Dinesh Karthik (second right). © AFP
Dinesh Karthik (second right). © AFP

Dinesh Karthik became the first Indian to slam a last-ball six to win a T20I, in the Nidahas Trophy 2018 final, against Bangladesh on Sunday. The nation toasted his success — in fact, the fans cannot get over that lofted six, over cover, to seal the deal. In an exclusive interview with Indian Express, Karthik opened up on how he was trying to be a step ahead of Rubel Hossain (who conceded 22 in the penultimate over). He also credited Mumbaikar Abhishek Nayar for helping Karthik rediscover himself.

How did he feel when the ball cleared the ropes? “I knew I had connected very well and it really went very flat. The ground in Sri Lanka is big. As soon as I hit it, I got the feeling that it’s going because the ball had hit the centre of the bat, and the bat didn’t turn also. But since it went too flat, somewhere there was a little bit of doubt. It went a little over the rope.”

Had Karthik not taken India over the line, Indian fans would have targeted Vijay Shankar. Batting for the first time in international cricket, Shankar failed to get going under crunch situation. His 17 took 19 balls, but more importantly, he conceded four consecutive dot balls to Mustafizur Rahman. However, Karthik termed this experience as a brilliant “learning curve” for Shankar: “Look, every cricketer has gone through a phase where he tries to hit but can’t connect on a certain day. He was trying to connect with the ball but his timing was not coming through. Every batsman who has played this sport has gone through that. It takes a lot of nerve; it was unlucky for him as this was the first time he had batted for Team India. In a final, under pressure, things didn’t happen for him. But it’s an amazing learning for him.”

Rohit Sharma, walked away with plenty of accolades after being the second Indian — after Mohammad Azharuddin in 1998 — to lift the Nidahas Trophy. Though most of his tactics were sound, it seemed Rohit had erred by demoting Karthik to No. 7. Rohit later revealed that he wanted the experienced Karthik to counter Mustafizur, pulling off the ramp shots if required.  Karthik’s 8-ball unbeaten 29 turned Rohit’s decision into a masterstroke.

In reality, Rohit had stated that Karthik had felt agitated at his demotion. Karthik spoke out: “I was a little shocked. Angry is a bit strong word, I feel. The whole tournament I had batted at No. 6 and then to see Shankar go up, I was a little bit shocked. I have a good rapport with Rohit. Under his captaincy I have won the IPL. I obviously trust him a lot. I know he respects me as a cricketer. I was more shocked than angry — bit disappointed, yes. It was more like, ‘are you sure about the move as Vijay hasn’t batted the whole tournament?’ I knew there must be a reason behind it.”

As mentioned above, Mustafizur almost sealed things for Bangladesh with a splendid maiden over (four dot balls, one leg-bye, one wicket). The equation read 34 off 12 balls when Karthik faced his first ball, off Rubel: “I was just thinking to hit every ball for a boundary, as simple as that. There was nothing else you could do other than try to get a boundary off each ball. In the dugout, I was sitting next to R Sridhar, the fielding coach, who said we need one big over, two big overs etc. By the time I went in, we needed two big overs — there was no other way. Every ball had to matter at that stage.”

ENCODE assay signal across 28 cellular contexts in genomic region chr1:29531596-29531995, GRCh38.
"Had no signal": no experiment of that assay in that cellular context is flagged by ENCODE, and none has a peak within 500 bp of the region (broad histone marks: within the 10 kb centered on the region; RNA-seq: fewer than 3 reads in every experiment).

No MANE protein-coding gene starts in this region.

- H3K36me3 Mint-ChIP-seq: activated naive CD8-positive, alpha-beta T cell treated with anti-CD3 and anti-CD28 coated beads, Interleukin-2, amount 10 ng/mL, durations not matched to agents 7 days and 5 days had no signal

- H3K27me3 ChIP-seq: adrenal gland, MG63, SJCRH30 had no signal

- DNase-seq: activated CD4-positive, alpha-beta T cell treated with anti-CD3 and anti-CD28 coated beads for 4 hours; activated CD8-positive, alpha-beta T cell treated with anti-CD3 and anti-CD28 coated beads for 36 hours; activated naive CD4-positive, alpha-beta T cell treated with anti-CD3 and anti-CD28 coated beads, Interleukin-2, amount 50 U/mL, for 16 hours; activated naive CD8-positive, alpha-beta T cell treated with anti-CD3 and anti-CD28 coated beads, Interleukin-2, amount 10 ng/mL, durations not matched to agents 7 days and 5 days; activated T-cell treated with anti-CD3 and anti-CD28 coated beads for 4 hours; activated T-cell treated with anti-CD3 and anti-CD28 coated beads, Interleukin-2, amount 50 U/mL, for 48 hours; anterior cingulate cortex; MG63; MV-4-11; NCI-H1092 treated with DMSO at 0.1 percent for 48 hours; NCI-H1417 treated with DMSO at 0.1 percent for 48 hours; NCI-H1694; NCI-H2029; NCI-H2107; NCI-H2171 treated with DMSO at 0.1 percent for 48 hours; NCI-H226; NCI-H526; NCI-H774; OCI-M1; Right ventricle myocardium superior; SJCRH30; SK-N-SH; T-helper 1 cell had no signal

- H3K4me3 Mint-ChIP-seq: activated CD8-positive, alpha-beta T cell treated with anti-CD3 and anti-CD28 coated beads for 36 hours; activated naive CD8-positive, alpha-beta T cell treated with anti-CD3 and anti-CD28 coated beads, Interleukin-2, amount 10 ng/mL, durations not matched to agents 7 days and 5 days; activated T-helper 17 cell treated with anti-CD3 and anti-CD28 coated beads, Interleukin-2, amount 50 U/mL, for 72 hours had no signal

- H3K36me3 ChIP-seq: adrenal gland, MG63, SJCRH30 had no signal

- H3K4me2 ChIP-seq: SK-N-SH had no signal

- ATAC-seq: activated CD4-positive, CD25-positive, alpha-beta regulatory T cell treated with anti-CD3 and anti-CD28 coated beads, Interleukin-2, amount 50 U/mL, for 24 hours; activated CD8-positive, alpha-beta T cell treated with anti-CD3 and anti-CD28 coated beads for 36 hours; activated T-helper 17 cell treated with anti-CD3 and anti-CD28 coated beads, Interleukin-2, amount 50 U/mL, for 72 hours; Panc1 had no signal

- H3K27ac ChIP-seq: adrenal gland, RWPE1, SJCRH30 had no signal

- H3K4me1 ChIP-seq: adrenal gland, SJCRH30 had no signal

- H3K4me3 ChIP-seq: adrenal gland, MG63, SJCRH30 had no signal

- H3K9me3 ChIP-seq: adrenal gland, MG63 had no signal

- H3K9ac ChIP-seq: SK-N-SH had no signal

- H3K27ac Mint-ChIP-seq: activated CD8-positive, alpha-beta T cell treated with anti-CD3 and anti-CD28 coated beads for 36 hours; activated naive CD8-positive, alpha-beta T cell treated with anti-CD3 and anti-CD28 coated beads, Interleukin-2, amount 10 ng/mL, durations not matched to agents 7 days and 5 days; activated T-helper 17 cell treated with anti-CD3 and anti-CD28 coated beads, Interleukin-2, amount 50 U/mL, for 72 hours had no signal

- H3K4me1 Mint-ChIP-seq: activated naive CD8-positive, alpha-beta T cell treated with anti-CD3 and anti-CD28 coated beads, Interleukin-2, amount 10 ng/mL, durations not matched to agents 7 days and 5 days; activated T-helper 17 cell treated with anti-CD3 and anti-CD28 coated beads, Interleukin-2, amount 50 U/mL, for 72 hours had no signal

Rubel was the most experienced bowler on Sunday. His first 3 overs went for only 13, and he got rid of KL Rahul and Suresh Raina. Shakib Al Hasan entrusted him to bowl an economic penultimate over, to ensure a reasonable buffer for non-specialist Soumya Sarkar.

Little did they know that Rubel, and not Soumya, would fall apart. There was proper planning, too, behind Rubel’s annihilation in that (now) historic over: ”The previous game I played, he had bowled a yorker to me and the ball was also reversing. I knew that he will try a yorker again. I wanted to get under the ball, so that I can get some elevation. So I stood ahead of the crease. Usually I stay deep but I went forward this time — the idea was to try to connect with the ball as early as possible to get the elevation. And I hit it well over long on.”

Karthik followed that six with a four, and then another six. That one was planned, too: “This time I stood deep in the crease. I knew he was not going for a yorker as he was already hit. So I stayed deep in the crease. It kind of clicked. I was trying to think what the bowler will be doing, and it went well.”

Abhishek Nayar: The man who led to Karthik Vol 2.

“Yes, he was the one who taught me (to use the crease better). When we practised, he used to say how deep one should go into the crease as he used to do that very well. He told me how to stay deep in the crease and use the speed of the ball. I was lacking those points. In the past, I would probably step out blindly.

“I think whatever little success I have had now, I owe it to Nayar. He didn’t have to do what he did for me. For him to spend time with me — why should he spend time with me? I haven’t given one rupee to him. What have I done for him? Nothing. He has helped me, been just giving me — knowledge, time, training tips, and he has done a lot for me. If I am where I am today, of course family and close friends have played a big role, but as they say, Mata, pita, guru deivam — he has been my guru over the last few years and has taught me a lot of things. I owe everything to him. Very lucky to have found somebody like him to guide me — he has gone through a lot of pain, apart from happiness, in this sport and that he could give me time was so important. He never said no to anything that I have asked. He has always been there for me. He has an unbelievable heart — the amount of stuff he does for underprivileged kids , I don’t know how many cricketers do what he does.”